Amy Hart wrote:But there wasn't a latent print examiner available who could support the science underlying the discipline?
My favorite quote was from one of the lawyers saying that judges and lawyers are scientifically illiterate, so someone "upstream" needs to be in charge. But I wonder who can make rules over the courtrooms.....perhaps a higher judge and more lawyers? And let's not forget that the NAS report that he so championed was authored by a judge and was full of lawyers.
kevin wrote: I think the problem with fingerprints in (defense) lawyer's minds is that it potentially ties a suspect to a scene or item. Lawyers have so many 'outs' (cross contamination being one) with DNA, trace, and qualtitative analysis that are not possible with fingerprints. You just don't have those 'outs' with fingerprints ergo these studies on confirmation bias, reproducibility, is it a true science?, did you compare everyone in the world to this print?, etc. I think Gerald posted once saying if defense really thought the print didn't belong to their client they would simply call one of the couple hundred private examiners and present that in court. But the payoff for that kind of move isn't there so it hardly ever happens. It is more productive to attack the science.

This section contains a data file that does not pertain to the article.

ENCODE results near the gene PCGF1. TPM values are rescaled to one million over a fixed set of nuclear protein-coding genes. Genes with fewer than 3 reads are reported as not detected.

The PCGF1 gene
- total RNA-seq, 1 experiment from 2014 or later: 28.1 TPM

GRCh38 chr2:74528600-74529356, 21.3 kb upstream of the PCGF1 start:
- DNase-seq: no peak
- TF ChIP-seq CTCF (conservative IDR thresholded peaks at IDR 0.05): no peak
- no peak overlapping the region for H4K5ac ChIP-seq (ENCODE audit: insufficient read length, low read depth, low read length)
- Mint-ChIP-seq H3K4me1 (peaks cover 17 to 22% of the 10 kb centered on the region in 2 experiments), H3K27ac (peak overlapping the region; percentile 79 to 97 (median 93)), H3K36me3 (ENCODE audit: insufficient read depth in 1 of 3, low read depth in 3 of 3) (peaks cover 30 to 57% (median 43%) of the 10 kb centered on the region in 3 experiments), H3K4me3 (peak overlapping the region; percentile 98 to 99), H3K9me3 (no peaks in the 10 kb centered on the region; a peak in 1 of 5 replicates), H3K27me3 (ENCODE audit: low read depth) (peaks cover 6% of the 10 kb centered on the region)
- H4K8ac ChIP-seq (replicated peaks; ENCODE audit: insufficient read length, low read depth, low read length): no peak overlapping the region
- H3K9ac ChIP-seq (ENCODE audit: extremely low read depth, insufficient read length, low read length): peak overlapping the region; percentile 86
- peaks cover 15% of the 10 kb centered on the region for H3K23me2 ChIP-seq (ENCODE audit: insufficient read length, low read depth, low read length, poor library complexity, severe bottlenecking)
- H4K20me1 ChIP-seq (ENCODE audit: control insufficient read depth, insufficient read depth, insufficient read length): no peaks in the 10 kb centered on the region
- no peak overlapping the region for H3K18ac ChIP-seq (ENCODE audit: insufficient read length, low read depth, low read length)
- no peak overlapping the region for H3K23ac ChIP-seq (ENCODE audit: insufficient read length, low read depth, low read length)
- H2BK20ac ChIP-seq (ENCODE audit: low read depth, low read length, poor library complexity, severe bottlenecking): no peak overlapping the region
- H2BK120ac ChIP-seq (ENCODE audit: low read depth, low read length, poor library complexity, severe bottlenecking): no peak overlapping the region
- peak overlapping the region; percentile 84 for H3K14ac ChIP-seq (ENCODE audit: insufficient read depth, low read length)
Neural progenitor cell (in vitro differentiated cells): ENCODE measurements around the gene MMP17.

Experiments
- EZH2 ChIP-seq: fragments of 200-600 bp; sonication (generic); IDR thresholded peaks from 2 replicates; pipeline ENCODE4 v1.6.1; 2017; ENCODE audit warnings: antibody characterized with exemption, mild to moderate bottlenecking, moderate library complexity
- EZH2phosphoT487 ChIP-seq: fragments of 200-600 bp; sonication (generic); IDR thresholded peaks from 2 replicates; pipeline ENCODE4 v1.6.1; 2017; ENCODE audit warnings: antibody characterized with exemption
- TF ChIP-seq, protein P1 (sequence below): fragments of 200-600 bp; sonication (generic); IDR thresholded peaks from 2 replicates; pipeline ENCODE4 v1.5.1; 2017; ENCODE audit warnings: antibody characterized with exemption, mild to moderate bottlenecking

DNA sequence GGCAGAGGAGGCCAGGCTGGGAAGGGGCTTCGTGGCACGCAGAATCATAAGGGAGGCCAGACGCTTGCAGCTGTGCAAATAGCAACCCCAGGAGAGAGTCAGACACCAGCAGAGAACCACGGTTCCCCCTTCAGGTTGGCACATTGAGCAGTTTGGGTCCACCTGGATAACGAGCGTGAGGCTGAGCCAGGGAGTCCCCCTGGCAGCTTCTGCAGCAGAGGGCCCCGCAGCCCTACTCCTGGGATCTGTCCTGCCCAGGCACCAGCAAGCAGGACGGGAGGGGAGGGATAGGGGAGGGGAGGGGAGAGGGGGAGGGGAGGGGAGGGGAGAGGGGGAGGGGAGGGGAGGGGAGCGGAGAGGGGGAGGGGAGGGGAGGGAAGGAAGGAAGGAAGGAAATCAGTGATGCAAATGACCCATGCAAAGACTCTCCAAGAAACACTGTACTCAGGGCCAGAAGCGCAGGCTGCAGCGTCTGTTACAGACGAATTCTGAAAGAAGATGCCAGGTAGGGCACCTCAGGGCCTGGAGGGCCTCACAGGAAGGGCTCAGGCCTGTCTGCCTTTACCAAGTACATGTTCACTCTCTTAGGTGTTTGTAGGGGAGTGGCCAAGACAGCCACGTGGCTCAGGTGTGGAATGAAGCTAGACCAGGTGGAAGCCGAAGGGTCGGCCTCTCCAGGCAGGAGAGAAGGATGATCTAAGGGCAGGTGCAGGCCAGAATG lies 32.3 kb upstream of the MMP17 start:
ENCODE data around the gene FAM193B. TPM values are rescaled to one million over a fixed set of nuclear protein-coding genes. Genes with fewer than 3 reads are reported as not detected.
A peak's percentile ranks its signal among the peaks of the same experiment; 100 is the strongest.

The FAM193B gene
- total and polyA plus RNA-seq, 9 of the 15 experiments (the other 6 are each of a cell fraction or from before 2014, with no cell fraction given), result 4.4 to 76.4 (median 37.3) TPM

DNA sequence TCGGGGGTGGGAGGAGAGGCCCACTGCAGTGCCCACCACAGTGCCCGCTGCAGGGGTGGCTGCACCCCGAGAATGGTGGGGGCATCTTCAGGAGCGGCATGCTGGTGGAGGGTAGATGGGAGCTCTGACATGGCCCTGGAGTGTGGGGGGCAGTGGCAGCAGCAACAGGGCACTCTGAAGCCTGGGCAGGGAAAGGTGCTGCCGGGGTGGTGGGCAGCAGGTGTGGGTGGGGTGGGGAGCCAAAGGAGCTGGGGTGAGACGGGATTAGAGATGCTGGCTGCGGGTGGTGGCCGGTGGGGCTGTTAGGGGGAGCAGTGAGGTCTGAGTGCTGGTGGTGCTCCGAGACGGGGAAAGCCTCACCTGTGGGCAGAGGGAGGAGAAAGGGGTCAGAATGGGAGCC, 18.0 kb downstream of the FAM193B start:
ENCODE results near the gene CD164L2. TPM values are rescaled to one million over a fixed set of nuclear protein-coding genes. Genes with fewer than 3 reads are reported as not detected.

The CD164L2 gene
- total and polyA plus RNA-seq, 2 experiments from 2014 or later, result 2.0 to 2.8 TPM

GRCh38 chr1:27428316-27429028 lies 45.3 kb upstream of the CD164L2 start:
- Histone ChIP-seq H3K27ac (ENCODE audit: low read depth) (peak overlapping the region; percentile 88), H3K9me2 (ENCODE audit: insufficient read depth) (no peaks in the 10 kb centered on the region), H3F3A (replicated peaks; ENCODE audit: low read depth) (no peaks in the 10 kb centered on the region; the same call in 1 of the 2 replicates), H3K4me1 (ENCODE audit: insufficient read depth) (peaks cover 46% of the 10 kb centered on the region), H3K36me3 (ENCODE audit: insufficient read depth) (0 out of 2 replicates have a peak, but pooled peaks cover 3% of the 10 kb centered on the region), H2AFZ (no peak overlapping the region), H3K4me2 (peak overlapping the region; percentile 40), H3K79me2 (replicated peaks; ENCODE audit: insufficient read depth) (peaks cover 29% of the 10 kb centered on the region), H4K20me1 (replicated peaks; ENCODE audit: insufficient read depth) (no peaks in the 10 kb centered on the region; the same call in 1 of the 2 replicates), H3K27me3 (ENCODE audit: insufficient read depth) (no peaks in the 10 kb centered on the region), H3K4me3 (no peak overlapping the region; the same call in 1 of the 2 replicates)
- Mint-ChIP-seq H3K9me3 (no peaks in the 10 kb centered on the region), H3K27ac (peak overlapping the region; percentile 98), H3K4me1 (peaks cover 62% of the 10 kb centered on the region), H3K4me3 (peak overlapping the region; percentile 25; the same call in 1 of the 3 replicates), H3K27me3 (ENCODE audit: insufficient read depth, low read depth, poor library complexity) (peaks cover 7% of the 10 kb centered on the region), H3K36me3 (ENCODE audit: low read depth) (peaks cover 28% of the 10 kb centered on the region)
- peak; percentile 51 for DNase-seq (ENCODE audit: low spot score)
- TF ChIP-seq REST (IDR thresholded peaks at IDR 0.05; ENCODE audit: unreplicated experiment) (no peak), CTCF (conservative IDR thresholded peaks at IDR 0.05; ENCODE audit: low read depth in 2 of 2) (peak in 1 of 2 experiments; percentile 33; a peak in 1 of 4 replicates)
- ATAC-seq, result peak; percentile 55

RM1023 wrote:My favorite quote was from one of the lawyers saying that judges and lawyers are scientifically illiterate, so someone "upstream" needs to be in charge.
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